Veter­ans de­serve your ser­vice

Post Tribune (Sunday) - - Opinion -

Veter­ans Day and there­after is a good time for re­flec­tion on our mil­i­tary. This Novem­ber marks the 100th an­niver­sary of the armistice agree­ment end­ing World War I. Hor­ren­dous ca­su­al­ties in stale­mated trench war­fare dom­i­nated that con­flict on the Western front.

Com­bat killed mil­lions of men. Com­mem­o­ra­tion is vi­tal, and im­ma­ture po­lit­i­cal rhetoric should not dis­tract from the solem­nity and sig­nif­i­cance.

Ger­many was win­ning the war when the ar­rival of fresh United States forces turned the tide in 1918. Rus­sia, knocked out of the con­flict, sank into bloody civil war and a suc­cess­ful com­mu­nist rev­o­lu­tion. In the west, British and French troops were steadily be­ing driven back to the At­lantic Ocean when the Amer­i­cans ar­rived.

The ac­ri­mo­nious af­ter­math of the war in­cluded im­po­si­tion of con­fis­ca­tory set­tle­ment terms on Ger­many by the gov­ern­ments of Bri­tain and France. Amer­i­cans re­acted to that, and the shock of heavy ca­su­al­ties, by re­treat­ing to tra­di­tional iso­la­tion­ism. Chaos en­sued in con­ti­nen­tal Europe, and the Nazi Third Re­ich emerged in Ger­many, with fur­ther hor­ri­ble con­se­quences.

Be­fore en­try in World War II, most Amer­i­cans con­sid­ered our in­volve­ment in the ear­lier war to be mis­take. Only sev­eral months af­ter the at­tack on Pearl Har­bor did Amer­i­can pub­lic at­ti­tudes change.

U.S. lead­ers ben­e­fited from direct ex­pe­ri­ence in th­ese wars. Ev­ery U.S. pres­i­dent from Harry Truman through Ge­orge H.W. Bush was a vet­eran, in­clud­ing com­bat. That pro­vided in­sight cru­cial to ex­ec­u­tive lead­er­ship when the stakes were high­est.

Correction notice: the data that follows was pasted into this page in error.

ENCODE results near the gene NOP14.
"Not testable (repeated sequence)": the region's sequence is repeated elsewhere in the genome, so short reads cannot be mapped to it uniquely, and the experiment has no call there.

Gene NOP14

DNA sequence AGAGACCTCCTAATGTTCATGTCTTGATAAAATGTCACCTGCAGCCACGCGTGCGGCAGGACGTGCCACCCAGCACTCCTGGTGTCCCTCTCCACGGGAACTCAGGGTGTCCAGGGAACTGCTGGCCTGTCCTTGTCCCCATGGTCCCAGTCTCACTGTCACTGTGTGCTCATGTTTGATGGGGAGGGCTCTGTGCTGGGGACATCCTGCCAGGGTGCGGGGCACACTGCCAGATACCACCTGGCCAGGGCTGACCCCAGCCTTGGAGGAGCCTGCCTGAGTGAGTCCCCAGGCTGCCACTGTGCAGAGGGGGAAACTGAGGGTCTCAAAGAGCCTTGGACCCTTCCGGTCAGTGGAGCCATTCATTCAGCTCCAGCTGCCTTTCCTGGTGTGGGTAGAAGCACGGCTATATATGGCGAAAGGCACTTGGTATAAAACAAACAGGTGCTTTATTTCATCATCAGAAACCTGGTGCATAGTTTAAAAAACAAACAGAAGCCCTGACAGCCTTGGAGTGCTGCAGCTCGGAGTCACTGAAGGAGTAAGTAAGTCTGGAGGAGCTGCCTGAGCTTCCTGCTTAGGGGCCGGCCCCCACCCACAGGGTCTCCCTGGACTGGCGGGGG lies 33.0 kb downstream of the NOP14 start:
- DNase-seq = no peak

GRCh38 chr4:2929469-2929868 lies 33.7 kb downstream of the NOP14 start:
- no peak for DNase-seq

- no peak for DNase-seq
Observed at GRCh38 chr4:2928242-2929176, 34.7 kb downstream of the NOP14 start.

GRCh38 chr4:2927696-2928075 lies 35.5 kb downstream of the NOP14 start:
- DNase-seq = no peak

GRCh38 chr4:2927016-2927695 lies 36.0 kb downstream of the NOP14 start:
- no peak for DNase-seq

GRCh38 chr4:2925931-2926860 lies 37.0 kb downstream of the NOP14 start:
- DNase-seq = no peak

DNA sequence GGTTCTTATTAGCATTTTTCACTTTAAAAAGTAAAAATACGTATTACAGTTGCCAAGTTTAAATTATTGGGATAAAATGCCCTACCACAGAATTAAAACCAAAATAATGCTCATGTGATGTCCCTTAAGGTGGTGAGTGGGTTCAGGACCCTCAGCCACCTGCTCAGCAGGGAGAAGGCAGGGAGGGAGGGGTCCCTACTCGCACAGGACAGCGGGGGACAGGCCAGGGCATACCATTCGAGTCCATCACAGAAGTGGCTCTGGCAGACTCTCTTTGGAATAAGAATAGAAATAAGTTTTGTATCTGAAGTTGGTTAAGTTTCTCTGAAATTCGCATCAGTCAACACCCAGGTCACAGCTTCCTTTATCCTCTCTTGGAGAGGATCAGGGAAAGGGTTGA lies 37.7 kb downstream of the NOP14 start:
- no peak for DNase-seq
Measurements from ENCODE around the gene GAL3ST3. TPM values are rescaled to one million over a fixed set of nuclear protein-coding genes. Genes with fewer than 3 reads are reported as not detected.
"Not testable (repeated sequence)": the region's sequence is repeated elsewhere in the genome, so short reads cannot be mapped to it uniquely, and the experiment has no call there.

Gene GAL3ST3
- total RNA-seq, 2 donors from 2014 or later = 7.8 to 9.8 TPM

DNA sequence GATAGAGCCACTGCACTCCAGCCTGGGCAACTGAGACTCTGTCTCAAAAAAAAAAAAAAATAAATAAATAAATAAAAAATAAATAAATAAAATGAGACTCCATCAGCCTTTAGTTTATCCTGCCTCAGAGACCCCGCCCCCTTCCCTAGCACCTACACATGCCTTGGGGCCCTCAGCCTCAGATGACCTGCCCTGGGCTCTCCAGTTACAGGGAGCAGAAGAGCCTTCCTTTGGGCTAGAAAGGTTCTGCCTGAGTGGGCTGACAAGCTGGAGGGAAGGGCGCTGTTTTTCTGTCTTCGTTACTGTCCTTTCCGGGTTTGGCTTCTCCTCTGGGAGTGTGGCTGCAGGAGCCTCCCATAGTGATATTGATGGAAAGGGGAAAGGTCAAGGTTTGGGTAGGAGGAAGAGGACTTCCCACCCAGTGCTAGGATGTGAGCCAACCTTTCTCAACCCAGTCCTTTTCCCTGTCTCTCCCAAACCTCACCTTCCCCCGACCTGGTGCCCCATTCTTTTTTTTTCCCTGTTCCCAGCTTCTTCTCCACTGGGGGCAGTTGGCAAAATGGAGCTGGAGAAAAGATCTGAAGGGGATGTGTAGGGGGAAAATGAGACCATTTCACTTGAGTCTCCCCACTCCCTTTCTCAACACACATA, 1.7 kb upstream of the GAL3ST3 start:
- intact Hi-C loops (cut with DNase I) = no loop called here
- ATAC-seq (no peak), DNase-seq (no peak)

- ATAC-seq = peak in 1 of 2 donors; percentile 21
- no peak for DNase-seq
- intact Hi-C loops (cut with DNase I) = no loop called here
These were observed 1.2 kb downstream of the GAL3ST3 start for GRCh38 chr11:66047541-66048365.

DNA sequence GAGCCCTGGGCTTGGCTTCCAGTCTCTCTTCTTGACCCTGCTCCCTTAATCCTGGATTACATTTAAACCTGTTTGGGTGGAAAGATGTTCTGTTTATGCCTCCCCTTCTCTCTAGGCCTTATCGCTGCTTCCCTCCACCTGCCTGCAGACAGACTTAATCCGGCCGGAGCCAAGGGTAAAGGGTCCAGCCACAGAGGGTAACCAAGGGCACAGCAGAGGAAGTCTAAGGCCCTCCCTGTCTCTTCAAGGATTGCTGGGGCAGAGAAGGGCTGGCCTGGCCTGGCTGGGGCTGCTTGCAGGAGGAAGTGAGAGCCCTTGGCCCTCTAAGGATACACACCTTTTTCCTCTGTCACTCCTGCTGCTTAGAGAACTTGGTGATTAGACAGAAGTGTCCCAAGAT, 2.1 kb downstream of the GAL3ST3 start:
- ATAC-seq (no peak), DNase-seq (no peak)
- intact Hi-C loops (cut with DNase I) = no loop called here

The 1960 pres­i­den­tial cam­paign is es­pe­cially in­struc­tive. All four con­tenders, the vice pres­i­den­tial as well as pres­i­den­tial can­di­dates, were com­bat veter­ans of World War II.

The Demo­cratic pres­i­den­tial nom­i­nee, Sen. John F. Kennedy, D-Mass., as a U.S. Navy lieu­tenant, com­manded a pa­trol boat struck by a Ja­panese de­stroyer. He led sur­viv­ing crew mem­bers to land, swim­ming for over a mile tow­ing a wounded com­rade.

Vice Pres­i­dent Richard M. Nixon, Repub­li­can pres­i­den­tial nom­i­nee, also was a Navy of­fi­cer. He served on Bougainville, near New Guinea, and the scene of bru­tal com­bat un­til the sur­ren­der of Japan.

We never took Bougainville. Rather, U.S. forces hemmed in Ja­panese troops and con­tin­ued the drive north to Japan’s home is­lands.

Nixon was in an area bombed con­sec­u­tively for 28 out of 30 nights. He demon­strated im­pres­sive courage in res­cu­ing and aid­ing the wounded. Nixon’s ex­pe­ri­ence was less dra­matic than Kennedy’s but heroic.

Nixon’s run­ning mate was Henry Cabot Lodge, scion of a dis­tin­guished New Eng­land po­lit­i­cal fam­ily and grand­son of in­flu­en­tial U.S. Sen. Henry Cabot Lodge, R-Mass. The younger Lodge was U.S. am­bas­sador to the United Na­tions dur­ing the Eisen­hower ad­min­is­tra­tion.

Lodge spent years in the Army Re­serve as well as on ac­tive duty dur­ing World War II. In the last year of the war in Europe, he sin­gle-hand­edly cap­tured an armed Ger­man mil­i­tary pa­trol.

Sen. Lyn­don B. John­son, D-Texas, was Kennedy’s run­ning mate and his suc­ces­sor in the White House. Char­ac­ter­is­ti­cally, he se­cured ap­point­ment as a Navy of­fi­cer through po­lit­i­cal rather than reg­u­lar pro­fes­sional chan­nels, but he did serve.

Bi­og­ra­pher Robert Caro de­scribes vividly one in­ci­dent dur­ing a Pa­cific flight. John­son stood strad­dling a bay gun tur­ret in the air­craft as a Ja­panese fighter plane flew di­rectly at him, ma­chine guns fir­ing.

We should do more for veter­ans than ut­ter the pro forma “thank you for your ser­vice.” That mantra quickly loses sig­nif­i­cance when constantly, thought­lessly re­peated. Spend your time as well as money help­ing groups that sup­port veter­ans.

Our col­lec­tive mixed record in the 45 years since the end of the mil­i­tary draft makes this not only im­por­tant, but im­per­a­tive.

Arthur I. Cyr is Clausen dis­tin­guished pro­fes­sor at Carthage Col­lege and au­thor of “Af­ter the Cold War.”

Arthur I. Cyr

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